“This is what our beloved President John F. Kennedy meant when, less than a week before his death, he told us: ‘We in this hemisphere must also use every resource at our command to prevent the establishment of another Cuba in this hemisphere.’
“This is and this will be the common action and the common purpose of the democratic forces of the hemisphere. For the danger is also a common danger, and the principles are common principles.
“So we have acted to summon the resources of this entire hemisphere to this task. We have sent, on my instructions night before last, special emissaries such as Ambassador Moscoso of Puerto Rico, our very able Ambassador Averell Harriman, and others to Latin America to explain the situation, to tell them the truth, and to warn them that joint action is necessary. We are in contact with such distinguished Latin American statesmen as Romulo Betancourt and Jose Figueres. We are seeking their wisdom and their counsel and their advice. We have also maintained communication with President Bosch, who has chosen to remain in Puerto Rico.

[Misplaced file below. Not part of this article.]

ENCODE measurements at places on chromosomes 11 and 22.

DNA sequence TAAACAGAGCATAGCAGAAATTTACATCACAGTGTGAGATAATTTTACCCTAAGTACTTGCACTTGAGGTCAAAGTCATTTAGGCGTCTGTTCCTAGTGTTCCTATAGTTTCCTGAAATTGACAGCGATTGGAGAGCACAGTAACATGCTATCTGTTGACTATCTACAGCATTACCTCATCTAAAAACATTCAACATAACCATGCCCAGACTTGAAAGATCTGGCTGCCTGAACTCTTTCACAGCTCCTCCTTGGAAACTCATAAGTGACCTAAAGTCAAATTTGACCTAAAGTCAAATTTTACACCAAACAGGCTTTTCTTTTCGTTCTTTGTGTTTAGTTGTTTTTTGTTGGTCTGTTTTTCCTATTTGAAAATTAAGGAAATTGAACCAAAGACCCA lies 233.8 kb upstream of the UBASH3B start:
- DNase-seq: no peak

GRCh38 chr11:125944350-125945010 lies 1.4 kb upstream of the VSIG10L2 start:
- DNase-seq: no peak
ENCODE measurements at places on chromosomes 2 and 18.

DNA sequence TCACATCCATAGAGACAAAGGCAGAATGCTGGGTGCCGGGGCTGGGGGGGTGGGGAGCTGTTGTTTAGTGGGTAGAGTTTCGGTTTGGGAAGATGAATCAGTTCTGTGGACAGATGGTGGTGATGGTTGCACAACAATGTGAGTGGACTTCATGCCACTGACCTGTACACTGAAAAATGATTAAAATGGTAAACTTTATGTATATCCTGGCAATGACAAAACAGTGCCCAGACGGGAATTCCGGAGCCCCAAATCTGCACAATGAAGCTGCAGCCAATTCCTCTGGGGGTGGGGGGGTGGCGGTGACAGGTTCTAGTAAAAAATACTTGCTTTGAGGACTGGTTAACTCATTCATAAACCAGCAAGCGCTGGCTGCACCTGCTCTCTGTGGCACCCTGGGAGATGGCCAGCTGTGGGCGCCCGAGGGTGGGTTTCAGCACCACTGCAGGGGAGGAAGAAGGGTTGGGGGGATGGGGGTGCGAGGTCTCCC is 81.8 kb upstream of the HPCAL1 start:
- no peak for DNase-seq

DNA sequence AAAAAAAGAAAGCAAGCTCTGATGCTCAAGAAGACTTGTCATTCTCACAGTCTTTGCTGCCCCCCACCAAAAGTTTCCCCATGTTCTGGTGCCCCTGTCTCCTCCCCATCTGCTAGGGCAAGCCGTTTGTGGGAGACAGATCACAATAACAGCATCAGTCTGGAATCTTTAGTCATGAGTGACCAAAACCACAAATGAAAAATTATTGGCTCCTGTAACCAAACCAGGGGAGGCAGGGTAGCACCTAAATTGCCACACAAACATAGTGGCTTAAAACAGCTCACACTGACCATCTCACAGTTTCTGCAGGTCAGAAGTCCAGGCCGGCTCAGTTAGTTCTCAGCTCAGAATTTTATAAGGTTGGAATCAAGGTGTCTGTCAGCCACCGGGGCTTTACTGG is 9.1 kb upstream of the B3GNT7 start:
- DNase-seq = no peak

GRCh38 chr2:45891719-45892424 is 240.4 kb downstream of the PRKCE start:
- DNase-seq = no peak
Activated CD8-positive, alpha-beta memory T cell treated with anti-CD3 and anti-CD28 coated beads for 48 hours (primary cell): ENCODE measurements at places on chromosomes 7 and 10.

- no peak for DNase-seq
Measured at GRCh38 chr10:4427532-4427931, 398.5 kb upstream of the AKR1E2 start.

“We have been consulting with the Organization of American States, and our distinguished Ambassador, than whom there is no better, Ambassador Bunker, has been reporting to them at great length all the actions of this Government and we have been acting in conformity with their decisions.”
On this day in 1965, President Johnson had a telephone conversation with W. Tapley Bennett, the American Ambassador to the Dominican Republic.
The two men discussed the continued violence in the Dominican Republic; the OAS delegation; Jose Mora’s meetings; and problems with communications. President Johnson stressed the importance of press coverage. They also discussed the status of evacuation; casualties; OAS approval of a military link-up; and a possible meeting with Juan Bosch.